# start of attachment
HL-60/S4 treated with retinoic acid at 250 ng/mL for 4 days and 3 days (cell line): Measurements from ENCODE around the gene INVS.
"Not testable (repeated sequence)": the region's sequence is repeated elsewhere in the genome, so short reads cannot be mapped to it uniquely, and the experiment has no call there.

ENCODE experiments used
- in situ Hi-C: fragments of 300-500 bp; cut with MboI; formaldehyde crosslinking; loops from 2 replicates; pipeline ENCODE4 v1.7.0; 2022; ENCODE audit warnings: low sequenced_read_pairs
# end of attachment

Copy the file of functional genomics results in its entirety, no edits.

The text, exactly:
HL-60/S4 treated with retinoic acid at 250 ng/mL for 4 days and 3 days (cell line): Measurements from ENCODE around the gene INVS.
"Not testable (repeated sequence)": the region's sequence is repeated elsewhere in the genome, so short reads cannot be mapped to it uniquely, and the experiment has no call there.

ENCODE experiments used
- in situ Hi-C: fragments of 300-500 bp; cut with MboI; formaldehyde crosslinking; loops from 2 replicates; pipeline ENCODE4 v1.7.0; 2022; ENCODE audit warnings: low sequenced_read_pairs